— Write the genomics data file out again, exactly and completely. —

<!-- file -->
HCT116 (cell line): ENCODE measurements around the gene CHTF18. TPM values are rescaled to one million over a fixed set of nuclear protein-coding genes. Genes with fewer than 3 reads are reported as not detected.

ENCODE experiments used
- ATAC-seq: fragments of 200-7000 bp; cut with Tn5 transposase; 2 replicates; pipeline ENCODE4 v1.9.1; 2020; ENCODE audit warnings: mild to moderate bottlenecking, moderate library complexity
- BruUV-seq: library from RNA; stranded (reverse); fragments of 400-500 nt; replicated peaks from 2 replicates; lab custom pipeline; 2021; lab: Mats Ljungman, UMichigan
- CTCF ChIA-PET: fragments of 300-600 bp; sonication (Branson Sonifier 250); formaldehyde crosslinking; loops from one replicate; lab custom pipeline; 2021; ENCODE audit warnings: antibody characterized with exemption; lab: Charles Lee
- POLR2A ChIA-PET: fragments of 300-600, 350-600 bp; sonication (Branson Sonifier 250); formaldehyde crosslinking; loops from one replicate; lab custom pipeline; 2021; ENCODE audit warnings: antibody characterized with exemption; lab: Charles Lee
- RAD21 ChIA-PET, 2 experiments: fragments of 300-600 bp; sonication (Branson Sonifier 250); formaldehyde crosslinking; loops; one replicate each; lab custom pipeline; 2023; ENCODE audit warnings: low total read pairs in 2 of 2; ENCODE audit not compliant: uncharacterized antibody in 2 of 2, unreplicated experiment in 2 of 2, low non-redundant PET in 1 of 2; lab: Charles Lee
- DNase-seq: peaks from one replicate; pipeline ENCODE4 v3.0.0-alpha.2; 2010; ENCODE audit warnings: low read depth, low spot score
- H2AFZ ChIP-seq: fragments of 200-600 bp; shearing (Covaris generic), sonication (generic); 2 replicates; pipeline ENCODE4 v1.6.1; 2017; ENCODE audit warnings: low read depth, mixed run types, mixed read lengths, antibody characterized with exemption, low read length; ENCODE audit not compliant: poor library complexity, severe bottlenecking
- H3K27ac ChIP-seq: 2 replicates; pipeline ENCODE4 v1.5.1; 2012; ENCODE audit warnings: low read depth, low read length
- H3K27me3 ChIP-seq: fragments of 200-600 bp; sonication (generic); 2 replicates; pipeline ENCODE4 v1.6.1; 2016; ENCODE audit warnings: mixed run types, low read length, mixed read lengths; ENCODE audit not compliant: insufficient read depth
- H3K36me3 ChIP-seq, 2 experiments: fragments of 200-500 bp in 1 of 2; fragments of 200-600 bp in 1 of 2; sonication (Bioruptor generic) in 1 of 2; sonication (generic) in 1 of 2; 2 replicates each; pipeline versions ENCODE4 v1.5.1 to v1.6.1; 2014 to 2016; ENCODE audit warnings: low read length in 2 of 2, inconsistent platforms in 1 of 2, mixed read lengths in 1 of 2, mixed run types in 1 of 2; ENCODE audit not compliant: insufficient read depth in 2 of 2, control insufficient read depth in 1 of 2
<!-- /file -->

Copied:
HCT116 (cell line): ENCODE measurements around the gene CHTF18. TPM values are rescaled to one million over a fixed set of nuclear protein-coding genes. Genes with fewer than 3 reads are reported as not detected.

ENCODE experiments used
- ATAC-seq: fragments of 200-7000 bp; cut with Tn5 transposase; 2 replicates; pipeline ENCODE4 v1.9.1; 2020; ENCODE audit warnings: mild to moderate bottlenecking, moderate library complexity
- BruUV-seq: library from RNA; stranded (reverse); fragments of 400-500 nt; replicated peaks from 2 replicates; lab custom pipeline; 2021; lab: Mats Ljungman, UMichigan
- CTCF ChIA-PET: fragments of 300-600 bp; sonication (Branson Sonifier 250); formaldehyde crosslinking; loops from one replicate; lab custom pipeline; 2021; ENCODE audit warnings: antibody characterized with exemption; lab: Charles Lee
- POLR2A ChIA-PET: fragments of 300-600, 350-600 bp; sonication (Branson Sonifier 250); formaldehyde crosslinking; loops from one replicate; lab custom pipeline; 2021; ENCODE audit warnings: antibody characterized with exemption; lab: Charles Lee
- RAD21 ChIA-PET, 2 experiments: fragments of 300-600 bp; sonication (Branson Sonifier 250); formaldehyde crosslinking; loops; one replicate each; lab custom pipeline; 2023; ENCODE audit warnings: low total read pairs in 2 of 2; ENCODE audit not compliant: uncharacterized antibody in 2 of 2, unreplicated experiment in 2 of 2, low non-redundant PET in 1 of 2; lab: Charles Lee
- DNase-seq: peaks from one replicate; pipeline ENCODE4 v3.0.0-alpha.2; 2010; ENCODE audit warnings: low read depth, low spot score
- H2AFZ ChIP-seq: fragments of 200-600 bp; shearing (Covaris generic), sonication (generic); 2 replicates; pipeline ENCODE4 v1.6.1; 2017; ENCODE audit warnings: low read depth, mixed run types, mixed read lengths, antibody characterized with exemption, low read length; ENCODE audit not compliant: poor library complexity, severe bottlenecking
- H3K27ac ChIP-seq: 2 replicates; pipeline ENCODE4 v1.5.1; 2012; ENCODE audit warnings: low read depth, low read length
- H3K27me3 ChIP-seq: fragments of 200-600 bp; sonication (generic); 2 replicates; pipeline ENCODE4 v1.6.1; 2016; ENCODE audit warnings: mixed run types, low read length, mixed read lengths; ENCODE audit not compliant: insufficient read depth
- H3K36me3 ChIP-seq, 2 experiments: fragments of 200-500 bp in 1 of 2; fragments of 200-600 bp in 1 of 2; sonication (Bioruptor generic) in 1 of 2; sonication (generic) in 1 of 2; 2 replicates each; pipeline versions ENCODE4 v1.5.1 to v1.6.1; 2014 to 2016; ENCODE audit warnings: low read length in 2 of 2, inconsistent platforms in 1 of 2, mixed read lengths in 1 of 2, mixed run types in 1 of 2; ENCODE audit not compliant: insufficient read depth in 2 of 2, control insufficient read depth in 1 of 2